There is a story that goes with the photo of these two yearling Alaskan Brown Bear cubs, and to mean anything at all, it requires being told completely and in sufficient detail, which can be a bit long for Facebook posts, but I think it’s worth telling and reading.
It happened on a day In July, 2012, when Cindy and I were in Alaska on a day trip to the Silver Salmon Creek resort at Lake Clark National Park, to photograph Alaskan Brown Bears. They are a grizzly gear, although somewhat different in color and about 30% larger than the Rocky Mountain grizzlies. And boy, did we come to the right place to meet a few. We flew down from Anchorage that morning on a bush plane, which landed on a narrow beach. Looking out the window on letdown, it was almost like a feedlot scene in Nebraska, only with bears instead of cows. The wide mud flats in this area, caused by the monstrous tides, leave a huge area for the bears to dig for clams. And the great part is that they are so interested in clamming they have no interest in the humans following them around and making photographs. Provided, of course that you use a modicum of good sense and don’t get so close as to interfere with the clamming. In which case, you’ll fly home in a horizontal, as opposed to vertical, position.
Also, it’s a good idea, in fact absolutely necessary, to be in the company of an experienced guide familiar with the local bear population and their behaviors. Our guide was a neat young guy by the name of Scott, who along with his wife, Sage, spent the summers at Silver Salmon Creek, where he’d been visiting since he was a teenager. The rest of the year, they were both teachers in Seattle.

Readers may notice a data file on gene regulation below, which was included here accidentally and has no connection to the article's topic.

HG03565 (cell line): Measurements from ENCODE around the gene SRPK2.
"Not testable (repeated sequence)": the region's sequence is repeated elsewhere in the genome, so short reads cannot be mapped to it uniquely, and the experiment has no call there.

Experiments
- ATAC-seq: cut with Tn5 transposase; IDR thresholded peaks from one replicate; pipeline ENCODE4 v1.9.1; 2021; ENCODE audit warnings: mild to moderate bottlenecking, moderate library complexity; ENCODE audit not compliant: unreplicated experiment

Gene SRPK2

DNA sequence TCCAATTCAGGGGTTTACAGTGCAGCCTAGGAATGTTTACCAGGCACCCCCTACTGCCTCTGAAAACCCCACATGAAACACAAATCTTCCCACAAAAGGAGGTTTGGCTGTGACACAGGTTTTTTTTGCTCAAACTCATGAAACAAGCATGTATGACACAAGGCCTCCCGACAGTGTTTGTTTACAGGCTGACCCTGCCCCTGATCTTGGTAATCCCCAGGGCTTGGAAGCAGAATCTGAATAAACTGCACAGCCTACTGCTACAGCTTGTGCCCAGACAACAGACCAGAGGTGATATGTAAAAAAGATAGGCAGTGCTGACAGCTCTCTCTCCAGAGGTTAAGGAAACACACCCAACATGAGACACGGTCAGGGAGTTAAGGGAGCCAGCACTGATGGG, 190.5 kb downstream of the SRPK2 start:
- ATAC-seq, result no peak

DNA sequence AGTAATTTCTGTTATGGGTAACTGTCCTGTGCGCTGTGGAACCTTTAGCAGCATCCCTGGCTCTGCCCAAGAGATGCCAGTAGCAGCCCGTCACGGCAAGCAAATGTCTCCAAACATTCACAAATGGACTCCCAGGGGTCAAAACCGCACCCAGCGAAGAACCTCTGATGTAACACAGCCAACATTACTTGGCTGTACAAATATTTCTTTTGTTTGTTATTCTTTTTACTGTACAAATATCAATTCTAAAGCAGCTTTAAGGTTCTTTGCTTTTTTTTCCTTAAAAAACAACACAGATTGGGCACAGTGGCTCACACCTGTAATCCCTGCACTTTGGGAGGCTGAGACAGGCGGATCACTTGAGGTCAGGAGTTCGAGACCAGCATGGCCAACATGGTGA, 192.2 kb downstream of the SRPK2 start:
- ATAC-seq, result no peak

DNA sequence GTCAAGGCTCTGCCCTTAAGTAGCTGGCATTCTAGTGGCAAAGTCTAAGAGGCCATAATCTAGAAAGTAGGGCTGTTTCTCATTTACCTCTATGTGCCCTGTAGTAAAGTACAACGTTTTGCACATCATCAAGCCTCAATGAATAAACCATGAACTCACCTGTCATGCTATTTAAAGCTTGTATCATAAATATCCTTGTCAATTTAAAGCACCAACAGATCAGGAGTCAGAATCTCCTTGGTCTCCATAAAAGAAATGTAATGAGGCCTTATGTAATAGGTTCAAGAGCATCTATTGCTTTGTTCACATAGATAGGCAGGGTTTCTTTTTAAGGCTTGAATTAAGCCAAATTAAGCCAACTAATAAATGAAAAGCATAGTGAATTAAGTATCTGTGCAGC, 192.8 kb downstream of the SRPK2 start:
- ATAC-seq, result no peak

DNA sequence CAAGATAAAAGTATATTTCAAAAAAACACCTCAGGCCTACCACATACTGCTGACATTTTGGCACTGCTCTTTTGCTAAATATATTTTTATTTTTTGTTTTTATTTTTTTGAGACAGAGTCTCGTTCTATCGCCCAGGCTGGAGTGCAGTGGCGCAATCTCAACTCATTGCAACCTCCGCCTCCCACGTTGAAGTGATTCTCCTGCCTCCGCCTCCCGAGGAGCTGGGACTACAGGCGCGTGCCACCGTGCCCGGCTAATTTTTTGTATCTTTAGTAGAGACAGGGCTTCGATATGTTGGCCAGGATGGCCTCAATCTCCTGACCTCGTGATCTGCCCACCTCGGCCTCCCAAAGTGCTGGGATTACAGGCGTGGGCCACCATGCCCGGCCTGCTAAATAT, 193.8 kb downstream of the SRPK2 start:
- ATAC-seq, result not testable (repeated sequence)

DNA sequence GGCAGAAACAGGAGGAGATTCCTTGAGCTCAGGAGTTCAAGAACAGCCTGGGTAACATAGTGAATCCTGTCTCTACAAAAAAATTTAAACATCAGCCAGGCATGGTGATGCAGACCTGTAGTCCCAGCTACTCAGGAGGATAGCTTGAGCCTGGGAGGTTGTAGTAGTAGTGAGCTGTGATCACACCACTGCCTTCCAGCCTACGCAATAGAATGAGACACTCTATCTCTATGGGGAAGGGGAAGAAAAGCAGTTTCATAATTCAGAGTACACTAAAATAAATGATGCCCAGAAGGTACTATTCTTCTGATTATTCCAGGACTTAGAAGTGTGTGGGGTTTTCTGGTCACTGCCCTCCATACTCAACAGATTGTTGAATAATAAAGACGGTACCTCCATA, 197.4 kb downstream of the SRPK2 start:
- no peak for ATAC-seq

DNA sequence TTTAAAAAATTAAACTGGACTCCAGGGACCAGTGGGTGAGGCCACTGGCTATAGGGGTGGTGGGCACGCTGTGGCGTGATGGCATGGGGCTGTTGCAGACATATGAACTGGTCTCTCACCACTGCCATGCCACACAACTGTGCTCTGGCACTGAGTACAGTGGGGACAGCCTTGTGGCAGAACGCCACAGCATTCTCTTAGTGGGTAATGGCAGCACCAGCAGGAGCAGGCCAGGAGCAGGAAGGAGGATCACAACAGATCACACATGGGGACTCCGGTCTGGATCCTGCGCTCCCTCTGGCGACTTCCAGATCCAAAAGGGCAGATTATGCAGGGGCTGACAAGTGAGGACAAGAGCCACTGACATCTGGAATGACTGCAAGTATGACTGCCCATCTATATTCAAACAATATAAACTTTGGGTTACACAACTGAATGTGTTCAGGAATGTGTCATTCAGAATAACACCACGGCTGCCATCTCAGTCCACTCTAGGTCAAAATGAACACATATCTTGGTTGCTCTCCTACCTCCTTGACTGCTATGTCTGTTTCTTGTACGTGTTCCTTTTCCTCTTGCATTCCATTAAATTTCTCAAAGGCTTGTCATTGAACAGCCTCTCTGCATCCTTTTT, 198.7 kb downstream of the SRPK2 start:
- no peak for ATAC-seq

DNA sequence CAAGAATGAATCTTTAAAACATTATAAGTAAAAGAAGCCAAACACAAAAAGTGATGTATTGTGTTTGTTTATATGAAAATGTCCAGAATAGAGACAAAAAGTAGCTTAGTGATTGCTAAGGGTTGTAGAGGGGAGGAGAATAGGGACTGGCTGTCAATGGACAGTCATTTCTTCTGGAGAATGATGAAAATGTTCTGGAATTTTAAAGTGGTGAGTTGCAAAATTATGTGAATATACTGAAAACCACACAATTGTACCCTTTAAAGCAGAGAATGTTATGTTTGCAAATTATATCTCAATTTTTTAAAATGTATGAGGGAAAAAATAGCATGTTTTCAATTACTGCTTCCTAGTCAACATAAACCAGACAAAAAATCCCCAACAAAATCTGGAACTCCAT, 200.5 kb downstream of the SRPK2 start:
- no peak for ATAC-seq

At a certain point in our wandering around on the mud flats, Scott got a call on his hand-held radio and then turned to us and said, “Let’s go back over towards the lodge. There’s a yearling cub high up in a pine tree over there, who climbed the tree when a male bear tried to catch and kill her yesterday evening. [Yep. Sorry Disney fans, but they actually do that]. Apparently, her sister is on her way to get her down and join up with her.”
Sure enough, after we had walked maybe fifty yards and could clearly see the bear in the tree, the sister broke out of the forest, obviously headed for the treed bear. She blanched and stopped when she saw us, and Scott, in a calming voice, said, “It’s okay. You’re fine. Just come on.”
Amazingly, she did, and by that point the treed sister was scrambling down from her lofty perch. When she reached the ground, the two touched noses and gamboled a bit, and then were off, not to hunt clams, but to graze on the ample sedge grass that grows on shore there. It was obvious that the sister who gathered up her treed sibling was larger and most likely the leader of the pack of two. Scott said that the two yearlings, whose mother had in the spring turned them out on their own, would den up together in the fall and then then in the spring, split up and raise cubs of their own.
But on that day, that was all in future for them, and for the time being, the two would be practically inseparable. As we watched them graze on the sedge grass, Scott said, “I don’t think the smaller one would make it without her sister.”
As we watched them there that day, I knew I had witnessed something I almost certainly would never see again, and once again, I was struck by how much alike all the world’s creatures are. Including the humans.
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